http://k98kforum.com/
    K98k Research and Reference Forum
    "You have enemies? Good. That means youve stood up for something, sometime in your life. " -
    Sir Winston Churchill

  4. #4
    Join Date
    Dec 1969
    Location
    Arizona
    Posts
    2,590

    Default

    Not sure if they adopted a special designation for each, but they did keep records of each type inventoried after the Anschluss. The list I have lists M95, M95A, M95/31 and M95/37 and 8mm altere Mannlicher among half a dozen other types on hand in 1938, which included the 7mm M14 Steyr "Mexikaner" which they had 52 rifles on hand.

    They kept rather detail lists of the equipment they took, - have one for Yugoslavia too- lots of different stuff they took there.. seems the most chaotic occupations were the Czech (where they were in a panic to remove all arms to the safety of Germany) and Poland where their inexperience made for costly mistakes that helped arm the future resistance.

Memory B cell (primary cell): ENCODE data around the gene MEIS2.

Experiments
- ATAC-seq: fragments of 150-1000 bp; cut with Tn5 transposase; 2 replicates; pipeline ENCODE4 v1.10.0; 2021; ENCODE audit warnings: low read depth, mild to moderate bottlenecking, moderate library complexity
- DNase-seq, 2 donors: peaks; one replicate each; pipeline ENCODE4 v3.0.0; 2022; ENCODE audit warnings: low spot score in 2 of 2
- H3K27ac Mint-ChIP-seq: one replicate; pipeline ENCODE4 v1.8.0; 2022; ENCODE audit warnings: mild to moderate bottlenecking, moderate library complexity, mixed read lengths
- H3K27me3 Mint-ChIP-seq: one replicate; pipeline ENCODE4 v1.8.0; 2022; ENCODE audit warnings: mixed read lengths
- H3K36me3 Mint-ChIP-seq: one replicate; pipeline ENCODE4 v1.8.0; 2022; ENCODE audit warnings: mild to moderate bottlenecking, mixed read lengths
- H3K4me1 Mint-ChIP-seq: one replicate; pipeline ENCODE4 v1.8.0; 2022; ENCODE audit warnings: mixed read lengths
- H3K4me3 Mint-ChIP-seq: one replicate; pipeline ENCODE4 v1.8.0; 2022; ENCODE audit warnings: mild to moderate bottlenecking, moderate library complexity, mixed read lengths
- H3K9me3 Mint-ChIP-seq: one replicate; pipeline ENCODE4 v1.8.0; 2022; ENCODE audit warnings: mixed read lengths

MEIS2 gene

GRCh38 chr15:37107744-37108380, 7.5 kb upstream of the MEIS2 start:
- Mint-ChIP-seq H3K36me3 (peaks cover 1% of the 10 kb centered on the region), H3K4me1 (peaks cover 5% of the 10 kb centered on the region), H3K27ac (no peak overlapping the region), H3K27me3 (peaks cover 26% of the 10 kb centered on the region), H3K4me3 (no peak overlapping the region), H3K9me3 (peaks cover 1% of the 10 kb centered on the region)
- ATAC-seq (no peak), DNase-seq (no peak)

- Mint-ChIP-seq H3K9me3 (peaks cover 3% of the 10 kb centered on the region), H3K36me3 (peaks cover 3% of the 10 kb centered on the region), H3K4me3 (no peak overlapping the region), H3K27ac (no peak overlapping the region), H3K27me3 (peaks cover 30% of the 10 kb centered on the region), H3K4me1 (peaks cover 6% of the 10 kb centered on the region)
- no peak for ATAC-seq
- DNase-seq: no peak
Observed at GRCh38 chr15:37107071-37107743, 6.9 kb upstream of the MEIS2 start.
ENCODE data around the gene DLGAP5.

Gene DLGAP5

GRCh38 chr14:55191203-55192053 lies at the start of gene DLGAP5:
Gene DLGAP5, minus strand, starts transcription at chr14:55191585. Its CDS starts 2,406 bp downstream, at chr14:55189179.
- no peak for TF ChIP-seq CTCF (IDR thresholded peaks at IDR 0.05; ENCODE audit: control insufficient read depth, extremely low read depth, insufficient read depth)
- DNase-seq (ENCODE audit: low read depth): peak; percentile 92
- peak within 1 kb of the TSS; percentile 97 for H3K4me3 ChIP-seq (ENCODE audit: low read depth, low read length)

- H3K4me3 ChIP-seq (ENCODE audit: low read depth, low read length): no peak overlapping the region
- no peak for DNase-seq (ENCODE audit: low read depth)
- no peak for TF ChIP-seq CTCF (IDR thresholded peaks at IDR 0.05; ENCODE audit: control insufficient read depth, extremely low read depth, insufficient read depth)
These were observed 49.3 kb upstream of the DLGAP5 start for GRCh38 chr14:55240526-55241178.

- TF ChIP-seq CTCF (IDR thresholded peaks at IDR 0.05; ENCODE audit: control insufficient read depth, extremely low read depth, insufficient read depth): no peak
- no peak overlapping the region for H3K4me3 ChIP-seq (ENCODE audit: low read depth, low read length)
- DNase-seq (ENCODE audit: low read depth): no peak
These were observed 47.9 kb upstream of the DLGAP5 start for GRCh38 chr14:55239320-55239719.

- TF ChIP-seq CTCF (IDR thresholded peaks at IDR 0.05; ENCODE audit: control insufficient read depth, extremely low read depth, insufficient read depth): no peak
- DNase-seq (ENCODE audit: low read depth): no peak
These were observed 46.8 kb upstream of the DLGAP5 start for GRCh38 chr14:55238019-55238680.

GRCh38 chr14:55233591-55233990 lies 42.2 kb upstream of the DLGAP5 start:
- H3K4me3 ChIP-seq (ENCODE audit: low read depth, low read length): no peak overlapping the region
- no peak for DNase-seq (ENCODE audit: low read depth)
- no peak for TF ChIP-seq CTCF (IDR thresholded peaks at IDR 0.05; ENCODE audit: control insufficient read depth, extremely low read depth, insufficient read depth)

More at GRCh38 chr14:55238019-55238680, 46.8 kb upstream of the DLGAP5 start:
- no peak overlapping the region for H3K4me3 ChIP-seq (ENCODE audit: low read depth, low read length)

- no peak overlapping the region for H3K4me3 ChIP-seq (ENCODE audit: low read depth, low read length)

They learned quick.

  5. #5
    Join Date
    Dec 1969
    Location
    Maryland
    Posts
    403

    Default

    SimsonSuhl, that is very interesting about the inventory list of the Austrian M95 variants. There has been some uncertainty on the Mannlicher Boards about the official Austrian designations for them.

    It is possible for you to scan and post the pertinent pages? Or some other way to make this info available?

  6. #6
    Join Date
    Jan 2008
    Location
    Black Forest
    Posts
    293

    Default

    Hello,
    did the Germans mark (stamp) the captured weapons accordingly? Or did they only use that designations in their records/files?

    Attached photo shows instruction/description for dutch M95 rifle, dated 1941 for police. Nothing about "Gew.211h" in that.

    Thanks
    Tom